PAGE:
It’s been around for 100 years and it’s still going strong but does it do anything, at all, apart from extract hard earned dollars from user’s wallets?
As people cut back on unnecessary expense, in hard economic times, serious questions are asked about the worth of fitness training methods; gym membership, pilates, private training, and more.
A Little History
Massage for the treatment of medical ailments — to stimulate blood circulation, aid relaxation, and improve muscle tone — has always been part of the human experience. It’s probably the oldest complete therapeutic system in the world. Affecting the mind as well as the body, acting as a rejuvenator, relieving stress, and aiding in re-balancing hormones it is accepted even when some discomfort is felt in the process. Hippocrates, the physician, learned massage along with gymnastics and the practice was held in high regard among the ancient Greek and Roman physicians.
Dr. John Kellogg (of Cornflake fame) designed some of the earliest mechanical vibration massage machines. These “Vibro-Therapy” contraptions included mechanical massage beds, chairs and foot massagers and were in use in the Battle Creek Sanitarium, Michigan U.S.A., around 1895. One such device accommodated up to five persons and provided hand, foot and body massage treatments simultaneously. Vibration Therapy was heavily used up till the time of the First World War and The Depression which saw many fitness centres and gyms having to close.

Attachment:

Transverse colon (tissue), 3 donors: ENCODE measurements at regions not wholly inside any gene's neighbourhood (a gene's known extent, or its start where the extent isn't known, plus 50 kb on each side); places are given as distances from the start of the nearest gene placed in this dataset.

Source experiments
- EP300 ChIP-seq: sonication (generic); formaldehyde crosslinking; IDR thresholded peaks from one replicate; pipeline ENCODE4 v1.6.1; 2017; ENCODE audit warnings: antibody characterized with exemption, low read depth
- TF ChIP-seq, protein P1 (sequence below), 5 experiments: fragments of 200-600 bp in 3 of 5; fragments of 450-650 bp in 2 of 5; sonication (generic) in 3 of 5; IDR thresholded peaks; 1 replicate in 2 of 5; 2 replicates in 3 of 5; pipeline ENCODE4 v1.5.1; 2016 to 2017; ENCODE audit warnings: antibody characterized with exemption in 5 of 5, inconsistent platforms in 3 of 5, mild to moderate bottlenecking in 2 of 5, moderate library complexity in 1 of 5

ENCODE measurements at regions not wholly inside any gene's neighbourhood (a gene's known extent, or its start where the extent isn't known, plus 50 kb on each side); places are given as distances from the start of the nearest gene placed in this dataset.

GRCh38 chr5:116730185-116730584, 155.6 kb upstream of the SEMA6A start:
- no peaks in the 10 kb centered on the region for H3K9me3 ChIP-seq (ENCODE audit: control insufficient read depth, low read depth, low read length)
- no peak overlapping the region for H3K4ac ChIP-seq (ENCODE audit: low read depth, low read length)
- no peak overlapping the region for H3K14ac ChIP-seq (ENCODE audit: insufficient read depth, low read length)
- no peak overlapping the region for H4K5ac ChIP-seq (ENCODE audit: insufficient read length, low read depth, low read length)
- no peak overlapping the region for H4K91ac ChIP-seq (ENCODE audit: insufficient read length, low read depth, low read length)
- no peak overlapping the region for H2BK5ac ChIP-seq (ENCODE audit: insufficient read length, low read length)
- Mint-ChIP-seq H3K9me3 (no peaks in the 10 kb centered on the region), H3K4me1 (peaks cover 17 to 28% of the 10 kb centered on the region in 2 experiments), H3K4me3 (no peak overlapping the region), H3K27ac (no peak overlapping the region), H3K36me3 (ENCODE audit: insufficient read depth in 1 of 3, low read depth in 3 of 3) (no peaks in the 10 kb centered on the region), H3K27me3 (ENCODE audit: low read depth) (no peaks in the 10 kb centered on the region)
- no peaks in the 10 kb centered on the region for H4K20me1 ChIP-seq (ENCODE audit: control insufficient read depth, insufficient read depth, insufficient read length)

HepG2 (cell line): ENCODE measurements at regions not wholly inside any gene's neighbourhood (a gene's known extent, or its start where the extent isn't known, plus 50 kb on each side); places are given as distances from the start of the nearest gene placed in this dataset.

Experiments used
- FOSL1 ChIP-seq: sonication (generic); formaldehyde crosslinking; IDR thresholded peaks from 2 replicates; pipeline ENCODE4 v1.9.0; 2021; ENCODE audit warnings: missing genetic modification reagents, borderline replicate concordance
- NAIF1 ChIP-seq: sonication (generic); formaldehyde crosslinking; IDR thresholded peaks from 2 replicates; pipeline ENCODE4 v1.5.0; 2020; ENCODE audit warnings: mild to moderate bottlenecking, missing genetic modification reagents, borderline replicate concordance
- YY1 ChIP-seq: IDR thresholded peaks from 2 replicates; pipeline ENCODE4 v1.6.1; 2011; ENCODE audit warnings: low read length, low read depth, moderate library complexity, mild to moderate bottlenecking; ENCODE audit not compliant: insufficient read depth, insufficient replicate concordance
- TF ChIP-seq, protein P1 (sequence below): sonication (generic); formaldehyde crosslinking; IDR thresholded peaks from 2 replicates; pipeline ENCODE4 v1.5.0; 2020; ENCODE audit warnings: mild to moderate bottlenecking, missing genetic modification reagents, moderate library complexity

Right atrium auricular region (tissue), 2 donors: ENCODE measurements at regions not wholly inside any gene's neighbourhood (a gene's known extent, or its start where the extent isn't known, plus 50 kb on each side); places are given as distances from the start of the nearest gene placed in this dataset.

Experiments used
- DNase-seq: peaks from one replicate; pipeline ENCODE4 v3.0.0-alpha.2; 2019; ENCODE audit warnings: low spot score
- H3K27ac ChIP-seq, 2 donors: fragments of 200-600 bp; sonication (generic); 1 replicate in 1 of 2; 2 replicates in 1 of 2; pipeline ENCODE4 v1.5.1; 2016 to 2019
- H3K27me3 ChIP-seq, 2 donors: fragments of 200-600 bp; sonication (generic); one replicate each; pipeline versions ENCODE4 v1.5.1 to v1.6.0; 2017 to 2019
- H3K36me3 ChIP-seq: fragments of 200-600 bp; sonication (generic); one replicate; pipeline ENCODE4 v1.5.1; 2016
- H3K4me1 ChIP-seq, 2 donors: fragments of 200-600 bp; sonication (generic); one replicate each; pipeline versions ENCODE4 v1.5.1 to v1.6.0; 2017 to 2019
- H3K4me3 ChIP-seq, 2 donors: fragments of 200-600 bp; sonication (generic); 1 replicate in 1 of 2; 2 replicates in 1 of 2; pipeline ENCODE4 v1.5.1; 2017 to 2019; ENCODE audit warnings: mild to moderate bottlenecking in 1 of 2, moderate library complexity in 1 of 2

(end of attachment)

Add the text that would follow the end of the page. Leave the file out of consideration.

Move forward to the 1960’s, hyper-gravity loading principles were used by the Russian Space Program as it looked to combat the effect of zero gravity on its cosmonauts. NASA also began using Vibration Therapy devices to help prevent the loss of bone mass in its astronauts because, although you can’t do weights in space, vibration therapy doesn’t rely on weight; it relies on energy. In the 1970’s, Russian Scientists worked with dancers, rowers and Olympic athletes and found that vibration therapy, properly used, had potential to increase strength and flexibility.
Around thirty years later commercial interest began. Vibration machines became available in studios, gyms, and beauty clinics, with home models for sale in stores and on eBay, all accompanied with hype and advertising suggesting that no matter what type of machine (plastic, steel, lightweight, see-saw or upright motion), this exercise method that gave amazing results ranging from weight-loss to achieving a six-pack in a very short time.